Diego Garcia Cannon Point and Horsborough Bay
We couldn’t have asked for better conditions to start the expedition – motoring out of the lagoon this morning the water was flat calm and mirror smooth. This makes for really easy whizzing around on the surface – what a pleasure the day has been!
First thing this morning we were into the water Oceanside of Diego Garcia to get more surveys done and retrieve some temperature loggers. There was a big smile on Anne’s face when she returned from the dive with both loggers from 15 and 25 meters. A smile that was echoed by Charles as he successfully downloaded all the data from the last year to add to his data set from the last 9 years at this site.
This dive off the NW coast of Diego Garcia was alive with larger fish. There was a strongish current so whilst swimming alongside the boat we had the opportunity to watch the marine life as it drifted by. Napoleon Wrasse (with a lone Jack escort), Eagle Ray and an aggregation of Snapper not to mention the odd shark or two…
The research vessel picked us up off the coast and we were soon under way round the north of Diego Garcia and on to Horsborough Bay.
There we had quite a fascinating dive. I was shallow diving with Courtney and the coral heads on this reef were crawling with life. Small shrimps were the highlight for me. On one coral head a series of snails (Drupella) were predating the coral whilst the shrimp (Saron sp.) moved in to scavenge the leftovers after the snail had been through…the first time I have seen this very colourful species of shrimp in Chagos.
After a successful dive to round off the day we’re off to Peros Banhos atoll! Looking forward to getting ashore and underwater there. Whilst we have been busy diving Pete has been continuing his work on the islands. An update from him below on his day's activities...
A small part of the research I am doing this year is looking at Red-footed Booby “parenting”. In particular, I am interested in how long the parents spend away from the nest and chick. This is a preliminary study looking at a bigger picture of where this species feeds and forages in and around the Chagos Archipelago and eventually, in to understanding what, if anything drives birds to feed in what areas and does this influence when they breed? Back to the basics though, my work over the last two days has been to capture, affix an individually inscribed metal ring and mark birds so as to be recognised again without being disturbed. The latter being achieved by applying a small amount of non-toxic coloured dye to the bird’s white plumage. This was achieved with the minimum amount of stress to the birds, though the same could not be said for those handling the birds, who came out with several scratches and bites!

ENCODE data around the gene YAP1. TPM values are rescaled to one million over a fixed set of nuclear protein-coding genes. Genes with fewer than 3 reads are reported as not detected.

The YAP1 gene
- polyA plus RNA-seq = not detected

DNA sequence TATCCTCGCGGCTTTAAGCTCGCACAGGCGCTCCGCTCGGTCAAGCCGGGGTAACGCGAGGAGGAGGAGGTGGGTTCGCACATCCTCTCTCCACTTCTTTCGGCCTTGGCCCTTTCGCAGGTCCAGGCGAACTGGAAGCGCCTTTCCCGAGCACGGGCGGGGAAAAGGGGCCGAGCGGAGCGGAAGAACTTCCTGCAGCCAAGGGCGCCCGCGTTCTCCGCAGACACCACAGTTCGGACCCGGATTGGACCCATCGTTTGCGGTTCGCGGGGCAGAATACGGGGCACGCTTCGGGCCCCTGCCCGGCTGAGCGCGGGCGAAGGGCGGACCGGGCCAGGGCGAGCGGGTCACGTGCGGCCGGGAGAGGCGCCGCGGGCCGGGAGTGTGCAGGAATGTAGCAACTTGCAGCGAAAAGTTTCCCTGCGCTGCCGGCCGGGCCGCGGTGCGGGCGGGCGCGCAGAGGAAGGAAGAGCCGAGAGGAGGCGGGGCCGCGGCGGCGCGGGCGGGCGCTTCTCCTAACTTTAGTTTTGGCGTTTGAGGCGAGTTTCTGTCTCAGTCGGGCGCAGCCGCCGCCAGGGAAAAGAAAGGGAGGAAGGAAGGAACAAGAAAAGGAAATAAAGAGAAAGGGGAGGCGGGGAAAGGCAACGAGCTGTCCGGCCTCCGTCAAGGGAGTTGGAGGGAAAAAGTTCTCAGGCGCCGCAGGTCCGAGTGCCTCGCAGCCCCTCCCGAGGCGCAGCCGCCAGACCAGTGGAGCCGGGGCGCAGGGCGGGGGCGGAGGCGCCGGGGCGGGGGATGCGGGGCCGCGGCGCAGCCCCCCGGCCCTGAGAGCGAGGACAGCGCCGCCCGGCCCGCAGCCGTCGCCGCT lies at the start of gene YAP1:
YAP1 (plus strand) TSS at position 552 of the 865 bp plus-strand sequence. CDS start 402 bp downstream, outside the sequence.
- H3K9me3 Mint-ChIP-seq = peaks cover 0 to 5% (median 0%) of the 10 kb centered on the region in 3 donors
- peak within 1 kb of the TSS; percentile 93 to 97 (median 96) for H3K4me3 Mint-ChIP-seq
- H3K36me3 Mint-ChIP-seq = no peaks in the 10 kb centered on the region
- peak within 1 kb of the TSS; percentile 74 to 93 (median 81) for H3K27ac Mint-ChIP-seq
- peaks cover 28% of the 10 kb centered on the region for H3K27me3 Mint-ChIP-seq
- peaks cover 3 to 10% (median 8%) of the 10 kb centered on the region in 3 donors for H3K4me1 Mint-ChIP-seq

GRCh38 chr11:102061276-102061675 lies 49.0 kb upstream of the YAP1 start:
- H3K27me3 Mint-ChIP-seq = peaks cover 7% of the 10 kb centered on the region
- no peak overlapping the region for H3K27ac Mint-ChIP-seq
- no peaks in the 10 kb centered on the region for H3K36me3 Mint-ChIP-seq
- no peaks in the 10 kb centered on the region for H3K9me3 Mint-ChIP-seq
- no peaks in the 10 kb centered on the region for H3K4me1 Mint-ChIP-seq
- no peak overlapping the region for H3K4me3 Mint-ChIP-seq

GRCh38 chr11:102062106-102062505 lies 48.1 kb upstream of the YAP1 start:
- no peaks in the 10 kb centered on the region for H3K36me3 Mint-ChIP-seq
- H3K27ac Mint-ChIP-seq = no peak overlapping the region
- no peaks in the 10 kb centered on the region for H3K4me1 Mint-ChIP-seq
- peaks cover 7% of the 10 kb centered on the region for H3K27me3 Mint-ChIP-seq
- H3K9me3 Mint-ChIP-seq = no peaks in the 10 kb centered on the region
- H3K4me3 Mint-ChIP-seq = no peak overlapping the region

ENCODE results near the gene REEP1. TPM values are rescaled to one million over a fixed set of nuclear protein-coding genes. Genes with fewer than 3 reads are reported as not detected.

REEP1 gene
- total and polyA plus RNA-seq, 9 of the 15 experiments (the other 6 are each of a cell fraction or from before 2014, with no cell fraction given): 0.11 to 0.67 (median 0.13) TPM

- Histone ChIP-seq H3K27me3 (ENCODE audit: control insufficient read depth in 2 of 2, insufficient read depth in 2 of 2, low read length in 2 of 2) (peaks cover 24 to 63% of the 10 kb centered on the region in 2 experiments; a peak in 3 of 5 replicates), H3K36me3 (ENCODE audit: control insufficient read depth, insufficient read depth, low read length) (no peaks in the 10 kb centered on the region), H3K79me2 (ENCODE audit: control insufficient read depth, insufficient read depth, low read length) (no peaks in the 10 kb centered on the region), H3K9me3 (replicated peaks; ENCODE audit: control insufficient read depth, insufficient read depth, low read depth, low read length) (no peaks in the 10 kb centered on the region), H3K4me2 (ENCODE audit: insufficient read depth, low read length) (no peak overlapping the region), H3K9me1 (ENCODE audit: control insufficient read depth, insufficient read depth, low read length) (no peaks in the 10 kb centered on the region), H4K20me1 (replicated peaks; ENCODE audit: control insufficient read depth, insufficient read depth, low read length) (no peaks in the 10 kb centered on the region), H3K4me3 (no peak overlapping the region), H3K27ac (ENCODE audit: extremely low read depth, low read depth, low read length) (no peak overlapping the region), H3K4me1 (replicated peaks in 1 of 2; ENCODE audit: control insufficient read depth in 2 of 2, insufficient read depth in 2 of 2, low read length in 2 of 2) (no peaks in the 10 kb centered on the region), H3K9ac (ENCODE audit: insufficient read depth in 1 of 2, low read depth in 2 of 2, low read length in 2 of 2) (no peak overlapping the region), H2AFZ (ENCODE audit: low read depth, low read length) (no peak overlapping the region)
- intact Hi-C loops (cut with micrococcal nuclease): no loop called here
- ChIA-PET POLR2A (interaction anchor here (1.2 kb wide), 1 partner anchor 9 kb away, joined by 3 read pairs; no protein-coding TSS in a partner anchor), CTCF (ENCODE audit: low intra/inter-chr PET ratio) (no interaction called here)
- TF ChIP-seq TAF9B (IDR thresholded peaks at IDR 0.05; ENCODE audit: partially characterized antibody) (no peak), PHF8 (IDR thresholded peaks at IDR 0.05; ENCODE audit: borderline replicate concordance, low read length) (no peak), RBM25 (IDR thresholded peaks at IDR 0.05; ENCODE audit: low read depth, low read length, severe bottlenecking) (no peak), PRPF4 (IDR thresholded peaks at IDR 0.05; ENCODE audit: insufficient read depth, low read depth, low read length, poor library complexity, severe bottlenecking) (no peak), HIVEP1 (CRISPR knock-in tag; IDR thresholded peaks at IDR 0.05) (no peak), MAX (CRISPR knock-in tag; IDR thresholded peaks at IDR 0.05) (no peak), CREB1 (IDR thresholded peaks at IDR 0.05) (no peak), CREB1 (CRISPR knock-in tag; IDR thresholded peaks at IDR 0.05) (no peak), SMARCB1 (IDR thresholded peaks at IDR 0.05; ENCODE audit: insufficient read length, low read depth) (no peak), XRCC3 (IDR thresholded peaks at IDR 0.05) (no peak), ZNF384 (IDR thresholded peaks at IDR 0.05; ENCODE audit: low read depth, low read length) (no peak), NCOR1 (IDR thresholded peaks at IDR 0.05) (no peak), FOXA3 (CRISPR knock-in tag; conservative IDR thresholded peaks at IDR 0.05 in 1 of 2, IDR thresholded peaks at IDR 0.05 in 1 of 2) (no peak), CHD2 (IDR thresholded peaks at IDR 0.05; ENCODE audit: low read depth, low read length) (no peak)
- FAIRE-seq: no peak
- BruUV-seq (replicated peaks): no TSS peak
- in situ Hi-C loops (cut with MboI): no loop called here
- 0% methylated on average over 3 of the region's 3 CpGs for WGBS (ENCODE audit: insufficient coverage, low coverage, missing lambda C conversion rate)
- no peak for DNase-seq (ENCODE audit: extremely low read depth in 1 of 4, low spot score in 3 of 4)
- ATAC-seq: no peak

Marking the birds was the first and, what transpired to be the easiest part. The follow-on phase was to mount self-operating cameras besides the bird’s nests to monitor how often the parents returned to feed and tend their chick, something akin to CCTV on tropical islands. This proved to be far more challenging than I originally envisaged. I had not fully appreciated the full range of factors that need to be taken in to consideration when siting a remote-sensing camera on a tropical island and planning to leave it there working by itself for three weeks. First there is programming. Ideally, one should have thought through what type of data was required and how to capture this on film and then it is a simple matter of feeding that information in to the device. I had but, the camera did not want to comply with my orders! So, eventually realising I was fighting a losing battle with both time and technology, I sought assistance from my fellow expedition members. And none of them could enter the programme either. It took us sometime to realise the first camera was not functioning to specification!
So, two reserve cameras were brought out, our technical issues were solved and today these were deployed next to the nests. Deploying the cameras gave the first opportunity for Claudia Naraina, the Chagossian Environmental Student accompanying the expedition, to assist with the terrestrial field work and, she was a natural at being around breeding, aggressive seabirds as well as siting cameras to gain the best angles. As we start to gain information, questions arise. At nest one, the same originally marked bird has been present throughout the day for over 48 hours. At the second nest being monitored the parents have swapped over every 24 hours. As we are now underway for the northern atolls we will have to wait until we return to Diego Garcia in three weeks to see if there is any pattern to by who and how often these exceedingly resilient chicks are fed by.